|Publication Type:||Journal Article|
|Year of Publication:||2018|
|Authors:||Fang, H.-T., Oba, Y., Meyer-Rochow V.Benno|
|Keywords:||Bioluminescence, fungus gnats, glowworms, Hachijojima|
Of the 27 Keroplatus species described worldwide only fi ve are known to possess luminescent larvae. The role of their blue lights, the biochemistry of the reaction and its control as well as the phylogeny of keroplatids are all aspects that are still largely incompletely understood, a consequence no doubt of the rarity of those species with luminescent larvae. Some larvae of the luminescent fungus gnat Keroplatus nipponicus were collected on the Japanese Pacific island Hachijojima and at a length of around 17 mm three turned into pupae. Physical damage to the cocoon during its construction was not repaired by the larva. At an environmental temperature of around 28 °C two adults eclosed after a pupal phase that lasted only 3 days. The male was slightly shorter and slimmer than the female (7.06 versus 7.36 mm), had larger eyes and signifi cantly more plumose antennae. It was also noticeably more active than the female that it was attempting to copulate with. Both male and female died three days after eclosion, but the female laid 306 black spherical eggs of a diameter of 0.4 mm on her last day.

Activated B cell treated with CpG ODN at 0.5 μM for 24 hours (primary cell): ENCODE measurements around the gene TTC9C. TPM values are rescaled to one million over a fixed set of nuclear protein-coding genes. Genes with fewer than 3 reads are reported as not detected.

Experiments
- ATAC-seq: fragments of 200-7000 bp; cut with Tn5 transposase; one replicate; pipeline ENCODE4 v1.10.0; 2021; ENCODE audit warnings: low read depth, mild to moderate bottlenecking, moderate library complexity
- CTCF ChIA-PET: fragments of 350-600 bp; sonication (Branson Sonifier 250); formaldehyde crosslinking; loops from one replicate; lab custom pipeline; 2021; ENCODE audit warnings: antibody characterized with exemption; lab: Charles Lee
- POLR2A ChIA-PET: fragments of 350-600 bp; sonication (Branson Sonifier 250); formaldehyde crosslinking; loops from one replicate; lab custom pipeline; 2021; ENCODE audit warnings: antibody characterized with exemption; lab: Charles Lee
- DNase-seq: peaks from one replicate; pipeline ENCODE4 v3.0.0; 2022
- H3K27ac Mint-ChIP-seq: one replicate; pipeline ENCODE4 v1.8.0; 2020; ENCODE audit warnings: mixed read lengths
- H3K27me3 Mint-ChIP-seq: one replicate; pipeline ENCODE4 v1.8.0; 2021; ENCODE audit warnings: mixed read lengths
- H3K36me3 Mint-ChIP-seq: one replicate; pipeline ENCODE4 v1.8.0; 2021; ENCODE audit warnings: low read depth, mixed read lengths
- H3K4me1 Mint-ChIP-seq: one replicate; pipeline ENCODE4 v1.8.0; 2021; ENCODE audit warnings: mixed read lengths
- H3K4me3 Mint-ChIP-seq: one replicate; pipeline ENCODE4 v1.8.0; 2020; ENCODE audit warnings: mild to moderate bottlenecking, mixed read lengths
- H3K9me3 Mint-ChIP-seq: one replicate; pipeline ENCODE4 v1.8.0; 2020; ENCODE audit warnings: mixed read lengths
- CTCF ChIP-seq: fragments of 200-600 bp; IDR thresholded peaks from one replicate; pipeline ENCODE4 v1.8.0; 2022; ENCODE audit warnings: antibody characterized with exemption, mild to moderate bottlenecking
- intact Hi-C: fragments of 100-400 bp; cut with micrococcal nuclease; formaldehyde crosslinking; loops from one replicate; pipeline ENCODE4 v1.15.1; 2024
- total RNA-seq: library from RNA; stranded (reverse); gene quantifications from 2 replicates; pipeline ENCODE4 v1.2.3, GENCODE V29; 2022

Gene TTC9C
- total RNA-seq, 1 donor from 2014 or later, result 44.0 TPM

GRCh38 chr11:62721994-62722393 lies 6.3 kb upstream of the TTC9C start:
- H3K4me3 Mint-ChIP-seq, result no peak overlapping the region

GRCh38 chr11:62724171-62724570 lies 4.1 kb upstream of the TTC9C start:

Focusing on Keroplatus nipponicus Okada, 1938 (Diptera: Mycetophiloidea: Keroplatidae) and Its Adults